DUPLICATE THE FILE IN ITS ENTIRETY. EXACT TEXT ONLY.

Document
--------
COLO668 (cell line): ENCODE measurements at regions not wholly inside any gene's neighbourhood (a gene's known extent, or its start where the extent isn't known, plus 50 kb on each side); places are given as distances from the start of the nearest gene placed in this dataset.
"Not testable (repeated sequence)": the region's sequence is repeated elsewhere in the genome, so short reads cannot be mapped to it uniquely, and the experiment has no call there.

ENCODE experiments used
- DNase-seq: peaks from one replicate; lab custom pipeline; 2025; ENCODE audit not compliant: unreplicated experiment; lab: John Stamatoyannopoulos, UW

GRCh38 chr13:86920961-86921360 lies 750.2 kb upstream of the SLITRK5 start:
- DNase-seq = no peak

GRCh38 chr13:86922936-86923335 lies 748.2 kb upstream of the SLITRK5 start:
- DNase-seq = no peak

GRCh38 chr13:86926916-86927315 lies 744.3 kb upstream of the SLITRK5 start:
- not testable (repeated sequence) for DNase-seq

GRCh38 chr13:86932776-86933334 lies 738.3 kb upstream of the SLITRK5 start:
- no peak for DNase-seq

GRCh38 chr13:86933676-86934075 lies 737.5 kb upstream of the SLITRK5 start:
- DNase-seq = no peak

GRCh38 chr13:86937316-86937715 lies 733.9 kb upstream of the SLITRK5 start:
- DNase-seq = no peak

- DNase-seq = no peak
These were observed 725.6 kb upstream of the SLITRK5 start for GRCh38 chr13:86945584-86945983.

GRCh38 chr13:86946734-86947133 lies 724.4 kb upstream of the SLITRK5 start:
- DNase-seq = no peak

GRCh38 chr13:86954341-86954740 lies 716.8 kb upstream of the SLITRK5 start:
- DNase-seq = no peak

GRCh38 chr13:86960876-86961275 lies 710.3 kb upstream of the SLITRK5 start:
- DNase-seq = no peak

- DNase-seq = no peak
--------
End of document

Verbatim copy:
COLO668 (cell line): ENCODE measurements at regions not wholly inside any gene's neighbourhood (a gene's known extent, or its start where the extent isn't known, plus 50 kb on each side); places are given as distances from the start of the nearest gene placed in this dataset.
"Not testable (repeated sequence)": the region's sequence is repeated elsewhere in the genome, so short reads cannot be mapped to it uniquely, and the experiment has no call there.

ENCODE experiments used
- DNase-seq: peaks from one replicate; lab custom pipeline; 2025; ENCODE audit not compliant: unreplicated experiment; lab: John Stamatoyannopoulos, UW

GRCh38 chr13:86920961-86921360 lies 750.2 kb upstream of the SLITRK5 start:
- DNase-seq = no peak

GRCh38 chr13:86922936-86923335 lies 748.2 kb upstream of the SLITRK5 start:
- DNase-seq = no peak

GRCh38 chr13:86926916-86927315 lies 744.3 kb upstream of the SLITRK5 start:
- not testable (repeated sequence) for DNase-seq

GRCh38 chr13:86932776-86933334 lies 738.3 kb upstream of the SLITRK5 start:
- no peak for DNase-seq

GRCh38 chr13:86933676-86934075 lies 737.5 kb upstream of the SLITRK5 start:
- DNase-seq = no peak

GRCh38 chr13:86937316-86937715 lies 733.9 kb upstream of the SLITRK5 start:
- DNase-seq = no peak

- DNase-seq = no peak
These were observed 725.6 kb upstream of the SLITRK5 start for GRCh38 chr13:86945584-86945983.

GRCh38 chr13:86946734-86947133 lies 724.4 kb upstream of the SLITRK5 start:
- DNase-seq = no peak

GRCh38 chr13:86954341-86954740 lies 716.8 kb upstream of the SLITRK5 start:
- DNase-seq = no peak

GRCh38 chr13:86960876-86961275 lies 710.3 kb upstream of the SLITRK5 start:
- DNase-seq = no peak

- DNase-seq = no peak